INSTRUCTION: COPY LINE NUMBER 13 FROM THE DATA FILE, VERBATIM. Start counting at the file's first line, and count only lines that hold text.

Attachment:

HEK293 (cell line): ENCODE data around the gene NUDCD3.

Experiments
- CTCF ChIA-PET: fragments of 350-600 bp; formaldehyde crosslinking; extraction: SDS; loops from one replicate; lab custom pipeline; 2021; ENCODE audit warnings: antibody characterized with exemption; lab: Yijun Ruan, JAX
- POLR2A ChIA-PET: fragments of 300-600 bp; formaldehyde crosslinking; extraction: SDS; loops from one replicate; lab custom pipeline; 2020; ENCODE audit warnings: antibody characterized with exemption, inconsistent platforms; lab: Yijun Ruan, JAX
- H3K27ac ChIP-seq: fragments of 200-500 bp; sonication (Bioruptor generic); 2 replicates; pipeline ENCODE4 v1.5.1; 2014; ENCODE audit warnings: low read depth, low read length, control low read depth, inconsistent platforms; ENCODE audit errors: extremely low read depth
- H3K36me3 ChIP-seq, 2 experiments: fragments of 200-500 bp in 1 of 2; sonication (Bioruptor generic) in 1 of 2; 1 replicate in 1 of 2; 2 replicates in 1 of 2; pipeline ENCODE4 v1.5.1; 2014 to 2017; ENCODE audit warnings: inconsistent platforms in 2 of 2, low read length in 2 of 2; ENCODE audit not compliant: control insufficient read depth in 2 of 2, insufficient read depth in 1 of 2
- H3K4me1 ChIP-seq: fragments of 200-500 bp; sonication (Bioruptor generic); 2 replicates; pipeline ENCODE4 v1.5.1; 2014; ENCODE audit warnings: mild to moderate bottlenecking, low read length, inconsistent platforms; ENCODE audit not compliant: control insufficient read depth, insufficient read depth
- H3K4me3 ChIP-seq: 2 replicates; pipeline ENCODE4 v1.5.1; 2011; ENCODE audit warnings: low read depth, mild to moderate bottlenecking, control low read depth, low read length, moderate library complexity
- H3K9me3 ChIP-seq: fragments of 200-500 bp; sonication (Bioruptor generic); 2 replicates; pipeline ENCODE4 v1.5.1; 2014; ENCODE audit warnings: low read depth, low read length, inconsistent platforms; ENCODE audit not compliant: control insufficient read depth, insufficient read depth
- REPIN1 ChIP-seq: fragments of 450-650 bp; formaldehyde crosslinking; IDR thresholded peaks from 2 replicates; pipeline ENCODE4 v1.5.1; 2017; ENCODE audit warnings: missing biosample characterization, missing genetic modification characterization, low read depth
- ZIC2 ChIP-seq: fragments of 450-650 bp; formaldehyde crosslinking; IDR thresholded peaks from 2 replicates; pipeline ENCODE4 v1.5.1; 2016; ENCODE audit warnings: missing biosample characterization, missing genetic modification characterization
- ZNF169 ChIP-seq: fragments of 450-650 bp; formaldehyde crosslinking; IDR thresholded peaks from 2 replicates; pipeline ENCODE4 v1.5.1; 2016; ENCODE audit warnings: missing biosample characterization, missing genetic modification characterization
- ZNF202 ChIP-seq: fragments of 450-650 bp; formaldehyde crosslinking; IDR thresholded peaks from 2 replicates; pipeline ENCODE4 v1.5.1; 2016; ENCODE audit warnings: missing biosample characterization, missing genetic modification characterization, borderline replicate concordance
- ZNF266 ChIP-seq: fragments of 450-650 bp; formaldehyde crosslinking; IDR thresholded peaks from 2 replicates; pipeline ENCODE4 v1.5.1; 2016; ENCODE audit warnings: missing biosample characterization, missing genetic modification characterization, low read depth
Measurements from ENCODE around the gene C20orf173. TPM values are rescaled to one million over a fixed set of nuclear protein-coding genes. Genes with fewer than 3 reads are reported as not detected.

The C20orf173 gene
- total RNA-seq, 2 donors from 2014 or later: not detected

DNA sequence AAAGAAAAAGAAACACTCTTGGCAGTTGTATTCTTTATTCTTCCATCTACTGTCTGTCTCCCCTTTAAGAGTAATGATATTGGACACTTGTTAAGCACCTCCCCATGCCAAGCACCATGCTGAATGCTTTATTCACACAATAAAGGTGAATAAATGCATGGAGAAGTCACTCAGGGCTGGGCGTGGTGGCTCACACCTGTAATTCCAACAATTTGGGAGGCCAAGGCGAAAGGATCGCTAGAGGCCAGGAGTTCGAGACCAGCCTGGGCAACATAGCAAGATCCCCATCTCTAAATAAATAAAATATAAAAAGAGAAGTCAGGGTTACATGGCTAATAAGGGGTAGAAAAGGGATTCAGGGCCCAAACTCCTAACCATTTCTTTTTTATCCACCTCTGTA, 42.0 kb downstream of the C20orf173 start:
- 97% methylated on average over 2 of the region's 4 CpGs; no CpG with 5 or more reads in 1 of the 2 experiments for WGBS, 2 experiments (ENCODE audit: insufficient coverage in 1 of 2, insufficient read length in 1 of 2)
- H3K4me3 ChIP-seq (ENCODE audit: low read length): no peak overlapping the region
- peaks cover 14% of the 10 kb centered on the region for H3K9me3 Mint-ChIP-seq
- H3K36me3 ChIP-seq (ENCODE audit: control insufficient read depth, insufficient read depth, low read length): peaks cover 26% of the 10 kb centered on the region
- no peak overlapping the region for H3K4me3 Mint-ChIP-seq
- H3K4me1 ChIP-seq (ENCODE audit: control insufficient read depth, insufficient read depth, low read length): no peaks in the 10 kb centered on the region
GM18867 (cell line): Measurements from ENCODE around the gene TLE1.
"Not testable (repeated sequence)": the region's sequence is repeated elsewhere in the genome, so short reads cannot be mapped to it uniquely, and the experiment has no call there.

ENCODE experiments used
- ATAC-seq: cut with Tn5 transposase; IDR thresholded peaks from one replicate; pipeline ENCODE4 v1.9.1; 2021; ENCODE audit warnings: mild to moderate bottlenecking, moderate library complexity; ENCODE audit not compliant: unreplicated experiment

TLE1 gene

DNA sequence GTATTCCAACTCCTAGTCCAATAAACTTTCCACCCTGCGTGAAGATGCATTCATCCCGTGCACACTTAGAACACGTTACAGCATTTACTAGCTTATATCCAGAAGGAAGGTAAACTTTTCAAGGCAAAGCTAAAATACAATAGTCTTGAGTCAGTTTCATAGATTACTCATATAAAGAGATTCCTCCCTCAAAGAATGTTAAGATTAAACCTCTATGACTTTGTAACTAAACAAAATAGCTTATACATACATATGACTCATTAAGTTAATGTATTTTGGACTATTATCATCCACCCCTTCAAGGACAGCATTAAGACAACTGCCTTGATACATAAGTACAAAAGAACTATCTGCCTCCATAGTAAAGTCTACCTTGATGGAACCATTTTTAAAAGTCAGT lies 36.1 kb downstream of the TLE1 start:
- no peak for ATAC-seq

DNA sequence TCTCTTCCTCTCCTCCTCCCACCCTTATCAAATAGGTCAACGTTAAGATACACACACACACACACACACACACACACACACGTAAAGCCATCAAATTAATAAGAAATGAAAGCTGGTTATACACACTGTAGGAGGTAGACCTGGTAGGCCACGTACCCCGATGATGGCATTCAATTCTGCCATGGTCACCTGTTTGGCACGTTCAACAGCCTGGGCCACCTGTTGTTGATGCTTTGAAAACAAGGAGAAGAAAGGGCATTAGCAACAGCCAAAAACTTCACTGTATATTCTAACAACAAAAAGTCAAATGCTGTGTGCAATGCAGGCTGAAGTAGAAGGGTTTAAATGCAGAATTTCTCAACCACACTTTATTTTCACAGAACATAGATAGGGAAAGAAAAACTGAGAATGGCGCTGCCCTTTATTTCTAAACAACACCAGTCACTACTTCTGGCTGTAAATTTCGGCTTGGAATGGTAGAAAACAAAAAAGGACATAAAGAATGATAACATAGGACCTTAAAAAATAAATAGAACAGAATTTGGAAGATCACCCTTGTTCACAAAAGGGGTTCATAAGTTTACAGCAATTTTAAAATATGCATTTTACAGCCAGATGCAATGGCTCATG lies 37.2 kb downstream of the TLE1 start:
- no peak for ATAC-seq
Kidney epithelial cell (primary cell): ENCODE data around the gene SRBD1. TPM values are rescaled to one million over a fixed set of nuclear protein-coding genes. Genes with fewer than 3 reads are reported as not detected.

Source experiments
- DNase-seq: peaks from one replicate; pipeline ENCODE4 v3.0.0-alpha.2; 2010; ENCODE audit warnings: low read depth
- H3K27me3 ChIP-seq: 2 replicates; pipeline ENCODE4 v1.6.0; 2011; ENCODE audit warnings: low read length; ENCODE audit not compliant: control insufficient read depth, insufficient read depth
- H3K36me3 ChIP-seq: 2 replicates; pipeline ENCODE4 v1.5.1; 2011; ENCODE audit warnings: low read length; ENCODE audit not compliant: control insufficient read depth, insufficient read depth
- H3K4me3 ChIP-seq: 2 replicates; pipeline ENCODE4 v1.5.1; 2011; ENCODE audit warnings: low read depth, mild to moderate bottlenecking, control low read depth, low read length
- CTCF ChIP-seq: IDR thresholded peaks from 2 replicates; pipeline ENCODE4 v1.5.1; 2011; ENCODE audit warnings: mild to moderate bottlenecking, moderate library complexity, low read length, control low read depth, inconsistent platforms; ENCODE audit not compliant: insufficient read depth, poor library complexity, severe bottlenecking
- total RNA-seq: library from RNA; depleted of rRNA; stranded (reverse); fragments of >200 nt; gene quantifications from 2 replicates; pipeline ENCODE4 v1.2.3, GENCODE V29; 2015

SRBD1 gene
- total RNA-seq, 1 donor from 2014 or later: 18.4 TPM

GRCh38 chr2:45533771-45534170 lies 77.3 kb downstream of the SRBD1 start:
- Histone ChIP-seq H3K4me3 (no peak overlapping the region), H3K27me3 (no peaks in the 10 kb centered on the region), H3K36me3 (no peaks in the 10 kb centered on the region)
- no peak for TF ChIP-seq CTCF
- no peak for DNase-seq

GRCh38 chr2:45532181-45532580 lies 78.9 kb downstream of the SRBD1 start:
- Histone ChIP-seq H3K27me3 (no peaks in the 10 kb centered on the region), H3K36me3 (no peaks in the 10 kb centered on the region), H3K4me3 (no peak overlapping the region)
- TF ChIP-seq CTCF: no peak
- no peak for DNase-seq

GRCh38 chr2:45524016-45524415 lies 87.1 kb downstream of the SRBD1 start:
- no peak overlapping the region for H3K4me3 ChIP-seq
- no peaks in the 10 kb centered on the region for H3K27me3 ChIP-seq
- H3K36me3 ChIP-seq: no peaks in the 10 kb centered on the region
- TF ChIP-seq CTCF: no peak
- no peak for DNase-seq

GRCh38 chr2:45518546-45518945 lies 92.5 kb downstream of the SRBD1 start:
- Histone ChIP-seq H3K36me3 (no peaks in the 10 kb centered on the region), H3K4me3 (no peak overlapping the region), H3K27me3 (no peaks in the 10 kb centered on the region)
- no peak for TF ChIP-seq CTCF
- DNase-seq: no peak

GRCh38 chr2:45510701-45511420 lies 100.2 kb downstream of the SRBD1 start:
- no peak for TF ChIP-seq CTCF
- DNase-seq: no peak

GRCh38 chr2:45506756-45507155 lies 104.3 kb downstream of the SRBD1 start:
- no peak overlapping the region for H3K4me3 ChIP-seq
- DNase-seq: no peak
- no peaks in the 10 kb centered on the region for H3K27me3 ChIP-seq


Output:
- ZNF202 ChIP-seq: fragments of 450-650 bp; formaldehyde crosslinking; IDR thresholded peaks from 2 replicates; pipeline ENCODE4 v1.5.1; 2016; ENCODE audit warnings: missing biosample characterization, missing genetic modification characterization, borderline replicate concordance